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Ghou Damup were the aborigines not only of the present Damaraland but also of the whole country to the south of it half-way down to the Orange River, and that they are of a race in every respect kindred to the Ovampo. The Bushmen appear to have invaded and thoroughly conquered the Ghou Damup, for they not only exist as the superior caste of the two, but have also taught them their language, to the entire exclusion of whatever other one they may at some former period have possessed. Those Ghou Damup that I saw have no tradition of any other language than that they used; but the tribes who live on tine lower parts of the Omoramba were described as speaking several languages ; and some of these were said to be ignorant of Hottentot. All these bits of information were derived from very many sources; some I received from persons in Damaraland, some from Ghou Damup among the Namaquas, and the rest from Bushmen who lived far to the east of them. The Ghou Damup are abused and tyrannised over by everybody, but servitude has become their nature, and the very name of Ghou which they themselves adopt and use is far from complimentary. Like many other Hottentot names it is not translatable to ears polite. The missionaries for delicacy's sake call them " Hill " Damaras, because they live on the hills. A standing joke against the Ghou Damup is, that they trace their descent from the monkey-tribe. An old man amongst them gave me the following history of his family ; he worded it very neatly:" My great uncle was a baboon, and lived on excellent terms with the rest of the family, but the following occurrence caused his separation from it. My grandfather had been gambling, and lost all the ornaments, etc., that he had on his person, but wishing to continue the game, requested his brother the baboon to go to my great grandfather, the famous Hadji-Aybib, and beg enough beads from him to form another stake. My great uncle the baboon went, but passing a Hottentot werft by the way, in which were many fierce dogs, before unknown in the country, he became so alarmed at their barking and snapping at him that he ran to the hills, and never dared face man again. Why should not we and the baboons be brothers ? " said the old gentleman. " Everybody persecutes us alike. We both live on the hills, eat the same roots, and `crow' for them with our hands in the same manner ! "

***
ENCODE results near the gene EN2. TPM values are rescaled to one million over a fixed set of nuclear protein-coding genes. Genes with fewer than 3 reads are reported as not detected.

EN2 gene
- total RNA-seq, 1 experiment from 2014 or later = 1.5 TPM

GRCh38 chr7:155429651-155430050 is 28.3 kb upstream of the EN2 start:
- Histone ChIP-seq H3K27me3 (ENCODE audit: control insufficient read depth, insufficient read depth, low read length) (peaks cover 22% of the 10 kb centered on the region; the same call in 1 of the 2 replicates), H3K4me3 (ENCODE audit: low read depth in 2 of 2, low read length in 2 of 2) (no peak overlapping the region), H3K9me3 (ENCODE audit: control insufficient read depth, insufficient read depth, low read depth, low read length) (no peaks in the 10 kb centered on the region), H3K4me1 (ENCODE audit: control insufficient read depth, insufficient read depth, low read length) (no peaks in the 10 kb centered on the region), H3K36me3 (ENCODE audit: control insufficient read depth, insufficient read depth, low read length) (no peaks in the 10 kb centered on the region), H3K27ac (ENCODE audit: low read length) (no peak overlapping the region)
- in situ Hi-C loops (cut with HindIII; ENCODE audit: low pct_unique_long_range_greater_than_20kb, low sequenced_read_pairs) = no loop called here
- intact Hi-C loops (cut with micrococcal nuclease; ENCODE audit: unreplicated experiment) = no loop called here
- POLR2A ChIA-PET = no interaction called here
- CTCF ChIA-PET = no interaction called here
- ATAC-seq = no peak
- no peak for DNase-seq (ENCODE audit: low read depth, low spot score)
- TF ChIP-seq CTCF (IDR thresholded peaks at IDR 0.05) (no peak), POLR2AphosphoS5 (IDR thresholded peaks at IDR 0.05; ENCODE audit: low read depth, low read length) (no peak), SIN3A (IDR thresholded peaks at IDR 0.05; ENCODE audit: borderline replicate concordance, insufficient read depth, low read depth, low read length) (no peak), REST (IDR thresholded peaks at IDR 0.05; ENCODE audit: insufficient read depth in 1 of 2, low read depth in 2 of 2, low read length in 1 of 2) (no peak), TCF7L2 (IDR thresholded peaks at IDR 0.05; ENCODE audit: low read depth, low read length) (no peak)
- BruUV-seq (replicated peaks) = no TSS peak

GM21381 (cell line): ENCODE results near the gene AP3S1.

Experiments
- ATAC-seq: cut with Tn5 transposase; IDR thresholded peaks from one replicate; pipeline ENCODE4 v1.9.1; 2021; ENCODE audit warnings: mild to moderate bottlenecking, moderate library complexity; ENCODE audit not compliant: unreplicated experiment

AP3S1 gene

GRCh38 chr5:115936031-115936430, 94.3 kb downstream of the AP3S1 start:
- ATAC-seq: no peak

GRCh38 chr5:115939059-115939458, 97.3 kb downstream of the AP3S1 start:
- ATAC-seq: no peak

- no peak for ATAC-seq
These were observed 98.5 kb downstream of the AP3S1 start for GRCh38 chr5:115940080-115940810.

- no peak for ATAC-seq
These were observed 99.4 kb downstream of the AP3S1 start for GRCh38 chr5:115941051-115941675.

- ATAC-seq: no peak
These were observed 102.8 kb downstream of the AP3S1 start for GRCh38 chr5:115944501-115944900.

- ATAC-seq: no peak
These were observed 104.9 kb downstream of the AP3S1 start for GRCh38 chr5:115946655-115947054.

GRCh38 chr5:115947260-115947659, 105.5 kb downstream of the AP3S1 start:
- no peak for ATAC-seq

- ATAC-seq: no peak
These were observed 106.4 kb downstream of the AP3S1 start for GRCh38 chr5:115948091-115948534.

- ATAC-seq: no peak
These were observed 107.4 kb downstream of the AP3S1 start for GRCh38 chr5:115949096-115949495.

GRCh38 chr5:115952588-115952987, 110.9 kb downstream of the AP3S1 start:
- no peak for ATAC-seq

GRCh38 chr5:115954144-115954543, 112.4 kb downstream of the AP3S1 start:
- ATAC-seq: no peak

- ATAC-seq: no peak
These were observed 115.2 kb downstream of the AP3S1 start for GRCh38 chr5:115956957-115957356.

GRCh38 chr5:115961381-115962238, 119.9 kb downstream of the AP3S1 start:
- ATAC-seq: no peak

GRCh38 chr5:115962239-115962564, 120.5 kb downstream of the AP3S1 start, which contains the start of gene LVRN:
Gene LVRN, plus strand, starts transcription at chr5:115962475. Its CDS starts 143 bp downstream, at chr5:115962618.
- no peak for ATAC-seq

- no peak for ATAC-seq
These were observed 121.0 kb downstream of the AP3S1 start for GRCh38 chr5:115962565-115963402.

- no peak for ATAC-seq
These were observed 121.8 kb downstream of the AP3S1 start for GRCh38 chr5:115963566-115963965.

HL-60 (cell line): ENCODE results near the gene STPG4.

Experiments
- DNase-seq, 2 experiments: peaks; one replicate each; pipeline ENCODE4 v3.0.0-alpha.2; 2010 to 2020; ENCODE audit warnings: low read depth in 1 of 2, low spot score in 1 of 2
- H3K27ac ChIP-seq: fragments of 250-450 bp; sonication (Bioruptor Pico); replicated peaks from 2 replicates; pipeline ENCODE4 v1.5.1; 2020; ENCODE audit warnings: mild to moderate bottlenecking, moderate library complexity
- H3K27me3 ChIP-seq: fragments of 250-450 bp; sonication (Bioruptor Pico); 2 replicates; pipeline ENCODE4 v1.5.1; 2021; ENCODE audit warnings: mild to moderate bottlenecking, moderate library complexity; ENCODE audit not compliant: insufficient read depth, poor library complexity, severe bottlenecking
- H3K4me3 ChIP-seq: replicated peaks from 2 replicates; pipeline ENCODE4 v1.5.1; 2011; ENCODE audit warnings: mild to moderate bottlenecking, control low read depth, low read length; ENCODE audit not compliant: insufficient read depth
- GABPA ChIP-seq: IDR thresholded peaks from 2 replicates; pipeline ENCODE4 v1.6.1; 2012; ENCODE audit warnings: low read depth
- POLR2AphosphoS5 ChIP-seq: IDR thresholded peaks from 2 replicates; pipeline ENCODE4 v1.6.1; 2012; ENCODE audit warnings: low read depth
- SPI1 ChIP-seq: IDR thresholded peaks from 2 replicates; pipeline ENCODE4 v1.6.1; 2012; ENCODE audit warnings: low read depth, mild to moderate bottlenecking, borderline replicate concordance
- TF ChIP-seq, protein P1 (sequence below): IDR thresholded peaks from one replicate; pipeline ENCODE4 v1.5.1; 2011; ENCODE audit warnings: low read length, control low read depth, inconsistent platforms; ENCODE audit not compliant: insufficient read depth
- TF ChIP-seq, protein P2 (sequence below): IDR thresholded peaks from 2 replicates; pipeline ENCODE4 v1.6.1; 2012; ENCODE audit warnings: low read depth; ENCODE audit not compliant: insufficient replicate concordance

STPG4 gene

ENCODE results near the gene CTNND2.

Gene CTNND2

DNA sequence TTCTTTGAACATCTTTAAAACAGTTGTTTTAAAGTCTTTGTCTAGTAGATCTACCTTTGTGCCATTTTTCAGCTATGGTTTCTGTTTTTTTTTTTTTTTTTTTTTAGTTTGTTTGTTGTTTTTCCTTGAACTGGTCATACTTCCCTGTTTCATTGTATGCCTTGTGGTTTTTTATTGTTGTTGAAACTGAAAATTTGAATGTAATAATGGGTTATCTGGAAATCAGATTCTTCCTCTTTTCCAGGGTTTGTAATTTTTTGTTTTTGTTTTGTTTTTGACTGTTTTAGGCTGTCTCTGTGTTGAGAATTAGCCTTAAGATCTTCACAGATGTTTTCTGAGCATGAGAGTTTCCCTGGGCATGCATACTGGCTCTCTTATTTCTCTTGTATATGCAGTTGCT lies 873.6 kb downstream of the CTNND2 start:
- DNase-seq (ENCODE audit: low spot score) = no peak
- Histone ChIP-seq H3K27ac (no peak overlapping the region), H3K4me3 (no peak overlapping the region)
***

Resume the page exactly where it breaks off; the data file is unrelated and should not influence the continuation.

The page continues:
Hadji-Aybib, my friend's great grandfather, married a Bushwoman for his second wife, who annoyed her stepsons by her hauteur, and twitted them on account of their vulgar habits and low connections. Influenced by her, Hadji-Aybib cruelly treated his Damup progeny,